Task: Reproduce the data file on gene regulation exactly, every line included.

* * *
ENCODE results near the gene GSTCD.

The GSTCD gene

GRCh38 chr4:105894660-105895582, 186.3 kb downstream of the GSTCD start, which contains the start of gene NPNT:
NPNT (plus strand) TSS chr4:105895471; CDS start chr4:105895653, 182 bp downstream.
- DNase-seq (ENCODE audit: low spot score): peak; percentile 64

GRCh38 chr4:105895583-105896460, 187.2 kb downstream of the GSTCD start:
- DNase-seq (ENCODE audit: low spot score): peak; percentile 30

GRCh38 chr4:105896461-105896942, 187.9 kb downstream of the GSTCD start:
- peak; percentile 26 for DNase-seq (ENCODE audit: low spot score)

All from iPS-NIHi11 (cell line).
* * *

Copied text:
ENCODE results near the gene GSTCD.

The GSTCD gene

GRCh38 chr4:105894660-105895582, 186.3 kb downstream of the GSTCD start, which contains the start of gene NPNT:
NPNT (plus strand) TSS chr4:105895471; CDS start chr4:105895653, 182 bp downstream.
- DNase-seq (ENCODE audit: low spot score): peak; percentile 64

GRCh38 chr4:105895583-105896460, 187.2 kb downstream of the GSTCD start:
- DNase-seq (ENCODE audit: low spot score): peak; percentile 30

GRCh38 chr4:105896461-105896942, 187.9 kb downstream of the GSTCD start:
- peak; percentile 26 for DNase-seq (ENCODE audit: low spot score)

All from iPS-NIHi11 (cell line).